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To further reduce the out of focus fluorescent light and decrease the amount of tissue scattering, three-photon excitation microscopy can be employed. Three-photon and two-photon excitation microscopy have very similar procedures. The obvious major difference is that three photons must be absorbed by the molecule before it fluoresces rather than just two. This also means that the wavelengths of the photons used in three-photon microscopy are much longer (about 1300 nanometers) than those used in two-photon excitation microscopy (about 910 nanometers). Four-photon excitation is currently being looked into as well, however, it has not found any major practical biological use yet.
Second-Harmonic Imaging (SHIM)
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Whenever fluorophores and fluorescence are used to image an object, phototoxicity and photobleaching become issues that need to be taken into account. Second-harmonic imaging microscopy is a nonlinear optical technique that exploits the second-harmonic generation effect. This means that no molecules are excited and so phototoxicity and photobleaching are nonissues. SHIM is able to look at cells and living tissue’s structure by creating contrast by looking at variations in a material’s ability to create second-harmonic light. Second-harmonic light occurs when two photons, of the same frequency, strike a material, combine, and generate a new photon of twice the energy of the initial photons. SHIM can be used to create 3D images of samples even if they are relatively thick. Additionally, because organic structures produce second-harmonic generation signals naturally, tagging is often not required. This means that the sample can be observed unaltered.
Maria Goeppet-Mayer: Two-Photon Absorption
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Two-photon excitation microscopy is based on the reaction of two-photon absorption. This was first predicted in 1931 by Dr. Maria Goeppert-Mayer while at the University of Göttingen in her doctoral thesis. It would, however, take thirty more years and the invention of the laser before her theory could be verified. On her doctoral committee, there were three Nobel Prize winners: her advisor Max Born, James Franck, and Adolf Otto Reinhold Windaus. In recognition of her work, the unit for a two-photon absorption cross-section is named after her, the Goeppert Mayer. She would continue her scientific career in the United States as a teacher at Sarah Lawrence College in the 1940s. While there, she joined the Manhattan project and worked with yet another Nobel Prize winner Harold Urey. After the war ended she found herself in Chicago as an associate professor in the Physics Department of the Institute for Nuclear Studies. She was recognized for her intellect and eventually was offered another position at the Argonne National Laboratory to which she replied, “I don’t know anything about nuclear physics”. It was during her time in Chicago where she penned her theory on the nuclear shell model. In it, she mathematically explained why certain configurations in an atom’s nuclei result in a stable configuration. For this she would later be awarded the Nobel Prize in physics, becoming the second woman to do so after Marie Curie.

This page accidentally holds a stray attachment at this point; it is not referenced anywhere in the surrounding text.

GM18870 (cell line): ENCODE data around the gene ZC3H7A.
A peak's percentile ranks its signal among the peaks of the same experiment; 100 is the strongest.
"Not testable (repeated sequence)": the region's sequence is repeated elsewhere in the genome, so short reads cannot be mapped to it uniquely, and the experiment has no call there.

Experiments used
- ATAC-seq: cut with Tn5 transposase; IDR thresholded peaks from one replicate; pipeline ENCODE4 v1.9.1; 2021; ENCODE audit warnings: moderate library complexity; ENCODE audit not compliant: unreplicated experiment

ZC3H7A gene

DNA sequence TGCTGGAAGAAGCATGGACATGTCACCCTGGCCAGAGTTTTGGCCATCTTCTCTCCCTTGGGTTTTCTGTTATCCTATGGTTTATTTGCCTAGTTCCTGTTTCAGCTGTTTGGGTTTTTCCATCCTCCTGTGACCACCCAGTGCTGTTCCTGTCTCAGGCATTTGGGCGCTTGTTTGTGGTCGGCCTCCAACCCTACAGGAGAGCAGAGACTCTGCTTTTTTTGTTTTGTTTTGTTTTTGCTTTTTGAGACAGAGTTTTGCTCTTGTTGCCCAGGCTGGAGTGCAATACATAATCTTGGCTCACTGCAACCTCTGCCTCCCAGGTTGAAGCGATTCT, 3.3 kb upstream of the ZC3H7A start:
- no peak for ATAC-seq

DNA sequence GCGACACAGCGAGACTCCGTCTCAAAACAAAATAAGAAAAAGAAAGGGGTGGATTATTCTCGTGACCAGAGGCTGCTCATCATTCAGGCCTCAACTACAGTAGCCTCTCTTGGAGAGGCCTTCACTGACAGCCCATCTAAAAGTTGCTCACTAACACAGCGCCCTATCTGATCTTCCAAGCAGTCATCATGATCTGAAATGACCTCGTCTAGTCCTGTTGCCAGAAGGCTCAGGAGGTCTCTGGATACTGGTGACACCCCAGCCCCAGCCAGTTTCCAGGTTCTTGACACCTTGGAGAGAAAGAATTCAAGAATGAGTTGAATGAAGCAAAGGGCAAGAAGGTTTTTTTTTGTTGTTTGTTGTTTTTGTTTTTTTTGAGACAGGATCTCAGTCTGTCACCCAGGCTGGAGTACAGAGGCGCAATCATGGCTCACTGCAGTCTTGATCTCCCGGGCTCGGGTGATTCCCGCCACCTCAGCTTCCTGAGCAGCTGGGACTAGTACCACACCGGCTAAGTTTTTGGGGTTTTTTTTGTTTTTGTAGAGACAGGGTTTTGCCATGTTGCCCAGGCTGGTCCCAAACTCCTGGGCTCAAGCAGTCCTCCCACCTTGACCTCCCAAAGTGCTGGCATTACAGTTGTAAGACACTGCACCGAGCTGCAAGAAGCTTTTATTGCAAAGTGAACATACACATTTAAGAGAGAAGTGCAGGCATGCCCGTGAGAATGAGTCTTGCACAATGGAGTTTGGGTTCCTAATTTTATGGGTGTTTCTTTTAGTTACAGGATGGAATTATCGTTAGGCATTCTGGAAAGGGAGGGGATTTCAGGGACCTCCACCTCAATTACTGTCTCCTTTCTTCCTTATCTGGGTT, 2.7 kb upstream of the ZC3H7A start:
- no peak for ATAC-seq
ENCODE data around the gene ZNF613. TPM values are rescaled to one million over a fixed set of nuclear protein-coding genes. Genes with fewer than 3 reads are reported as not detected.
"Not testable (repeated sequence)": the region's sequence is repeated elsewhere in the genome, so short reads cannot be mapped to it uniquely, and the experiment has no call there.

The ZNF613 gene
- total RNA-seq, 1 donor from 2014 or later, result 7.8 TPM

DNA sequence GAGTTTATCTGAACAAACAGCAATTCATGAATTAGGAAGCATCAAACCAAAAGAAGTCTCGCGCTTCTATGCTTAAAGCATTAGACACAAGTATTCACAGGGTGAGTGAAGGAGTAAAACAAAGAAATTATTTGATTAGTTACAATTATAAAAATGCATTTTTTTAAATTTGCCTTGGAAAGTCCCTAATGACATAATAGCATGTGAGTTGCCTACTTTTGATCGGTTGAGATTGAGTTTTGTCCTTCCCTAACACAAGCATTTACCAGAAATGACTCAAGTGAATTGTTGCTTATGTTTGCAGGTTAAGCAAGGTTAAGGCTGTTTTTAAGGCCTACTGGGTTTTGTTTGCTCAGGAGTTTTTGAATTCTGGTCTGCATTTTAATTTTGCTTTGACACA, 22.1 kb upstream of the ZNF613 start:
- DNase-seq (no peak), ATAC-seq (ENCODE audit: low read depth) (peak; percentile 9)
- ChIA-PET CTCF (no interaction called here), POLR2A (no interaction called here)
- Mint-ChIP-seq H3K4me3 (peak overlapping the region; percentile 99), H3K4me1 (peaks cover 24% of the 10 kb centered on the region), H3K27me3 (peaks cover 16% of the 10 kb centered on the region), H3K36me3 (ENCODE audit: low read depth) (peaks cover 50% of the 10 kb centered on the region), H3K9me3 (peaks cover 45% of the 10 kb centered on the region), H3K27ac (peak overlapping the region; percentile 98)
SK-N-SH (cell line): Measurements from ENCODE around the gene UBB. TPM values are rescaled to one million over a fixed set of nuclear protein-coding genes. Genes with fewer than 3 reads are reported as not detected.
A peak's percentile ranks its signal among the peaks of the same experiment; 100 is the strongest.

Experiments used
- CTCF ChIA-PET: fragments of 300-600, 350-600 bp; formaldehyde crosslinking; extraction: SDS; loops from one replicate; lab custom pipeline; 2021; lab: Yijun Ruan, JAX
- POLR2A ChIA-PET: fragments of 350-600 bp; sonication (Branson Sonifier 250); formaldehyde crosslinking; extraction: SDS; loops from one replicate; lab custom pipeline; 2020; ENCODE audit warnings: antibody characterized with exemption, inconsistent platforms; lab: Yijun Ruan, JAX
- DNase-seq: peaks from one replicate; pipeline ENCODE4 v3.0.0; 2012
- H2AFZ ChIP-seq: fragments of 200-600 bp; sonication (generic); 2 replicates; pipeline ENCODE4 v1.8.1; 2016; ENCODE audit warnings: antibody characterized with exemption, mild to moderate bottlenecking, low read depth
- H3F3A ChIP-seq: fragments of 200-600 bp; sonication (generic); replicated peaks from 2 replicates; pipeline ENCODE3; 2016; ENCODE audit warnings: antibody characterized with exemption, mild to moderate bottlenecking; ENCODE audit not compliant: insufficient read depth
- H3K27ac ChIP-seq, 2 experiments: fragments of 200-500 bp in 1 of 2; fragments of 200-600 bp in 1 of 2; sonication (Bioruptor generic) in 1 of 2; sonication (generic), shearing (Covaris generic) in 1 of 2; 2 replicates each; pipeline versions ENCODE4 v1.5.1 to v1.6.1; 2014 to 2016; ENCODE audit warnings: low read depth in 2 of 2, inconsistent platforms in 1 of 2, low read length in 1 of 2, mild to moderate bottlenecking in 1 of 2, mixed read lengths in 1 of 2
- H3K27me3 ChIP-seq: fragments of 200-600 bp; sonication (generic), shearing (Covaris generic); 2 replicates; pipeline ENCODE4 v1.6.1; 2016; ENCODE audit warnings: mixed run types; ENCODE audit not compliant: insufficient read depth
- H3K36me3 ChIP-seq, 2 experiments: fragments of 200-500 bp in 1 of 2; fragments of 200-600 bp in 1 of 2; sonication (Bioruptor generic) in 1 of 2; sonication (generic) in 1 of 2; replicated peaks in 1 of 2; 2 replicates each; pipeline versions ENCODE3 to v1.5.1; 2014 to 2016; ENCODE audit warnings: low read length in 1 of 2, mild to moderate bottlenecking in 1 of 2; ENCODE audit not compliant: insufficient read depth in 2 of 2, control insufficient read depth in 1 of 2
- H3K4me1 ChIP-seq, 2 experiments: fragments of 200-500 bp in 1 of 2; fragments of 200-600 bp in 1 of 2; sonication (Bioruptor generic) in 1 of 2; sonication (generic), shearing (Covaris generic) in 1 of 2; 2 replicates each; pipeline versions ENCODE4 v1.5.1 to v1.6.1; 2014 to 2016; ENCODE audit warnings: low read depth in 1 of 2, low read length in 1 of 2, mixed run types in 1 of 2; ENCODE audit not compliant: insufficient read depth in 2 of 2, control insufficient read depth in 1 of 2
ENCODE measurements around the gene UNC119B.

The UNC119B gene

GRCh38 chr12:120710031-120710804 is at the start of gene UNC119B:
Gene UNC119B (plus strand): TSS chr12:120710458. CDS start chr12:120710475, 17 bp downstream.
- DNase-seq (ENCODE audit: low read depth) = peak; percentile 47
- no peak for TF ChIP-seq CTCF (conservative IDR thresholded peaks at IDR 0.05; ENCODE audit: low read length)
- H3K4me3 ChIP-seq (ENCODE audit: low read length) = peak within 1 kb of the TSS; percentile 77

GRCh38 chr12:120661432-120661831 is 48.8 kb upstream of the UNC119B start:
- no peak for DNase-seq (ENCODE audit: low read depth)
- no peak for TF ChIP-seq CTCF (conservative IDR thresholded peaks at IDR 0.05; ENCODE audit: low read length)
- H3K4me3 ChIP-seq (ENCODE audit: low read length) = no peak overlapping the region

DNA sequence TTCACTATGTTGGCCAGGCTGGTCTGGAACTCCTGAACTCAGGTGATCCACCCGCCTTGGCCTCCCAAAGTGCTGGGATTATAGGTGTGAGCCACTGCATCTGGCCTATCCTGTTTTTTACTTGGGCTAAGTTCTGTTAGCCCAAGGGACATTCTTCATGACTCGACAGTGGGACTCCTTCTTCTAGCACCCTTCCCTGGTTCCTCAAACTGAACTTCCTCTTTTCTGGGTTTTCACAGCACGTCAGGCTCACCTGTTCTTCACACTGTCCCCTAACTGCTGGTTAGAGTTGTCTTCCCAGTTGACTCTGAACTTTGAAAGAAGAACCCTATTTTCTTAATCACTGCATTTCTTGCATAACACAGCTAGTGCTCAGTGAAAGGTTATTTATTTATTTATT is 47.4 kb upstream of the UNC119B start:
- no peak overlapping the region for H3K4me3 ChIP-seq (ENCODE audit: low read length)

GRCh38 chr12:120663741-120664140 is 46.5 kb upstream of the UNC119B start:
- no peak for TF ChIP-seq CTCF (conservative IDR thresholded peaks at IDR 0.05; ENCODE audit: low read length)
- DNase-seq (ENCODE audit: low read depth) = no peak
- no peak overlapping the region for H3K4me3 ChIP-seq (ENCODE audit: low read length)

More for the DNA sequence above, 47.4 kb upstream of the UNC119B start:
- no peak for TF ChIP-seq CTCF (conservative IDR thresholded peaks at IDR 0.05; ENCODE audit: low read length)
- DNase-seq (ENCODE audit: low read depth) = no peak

Your lab’s ability to function should not be limited by how expensive its equipment is. Whatever your leasing needs, be they financing a C-arm or multiphoton microscope, we’re here to help. We can discuss your financing options in further detail. Call us at (510) 982-6552 or fill out our contact form online.
We Offer Non-Linear and Two-Photon Excitation Microscope Leases to Fit Every Need
This off-balance sheet financing structure provides three options at the end of the term. The lessee has the option to return the equipment to the lessor, renew at a discounted rate, or purchase the instrument for the fair market value. Monthly payments are also 100% tax deductible which yields additional monetary savings.
If you recently bought equipment, Excedr can offer you cash for your device and convert your purchase into a long-term rental. This is called a sale leaseback. If you’ve paid for equipment within the last ninety days, we can help you recoup your investment and allow you to make low monthly payments. This also frees up money in your budget rather than tying it down to a fixed asset.
Two-Photon Excitation Microscope Manufacturers & Models on the Market
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A1R MP+, A1 MP+
Ultima series, Ultima 2Pplus, Ultima In Vitro, Ultima Investigator
Movable Objective Microscope (MOM), 3P-MOM, DF-SCOPE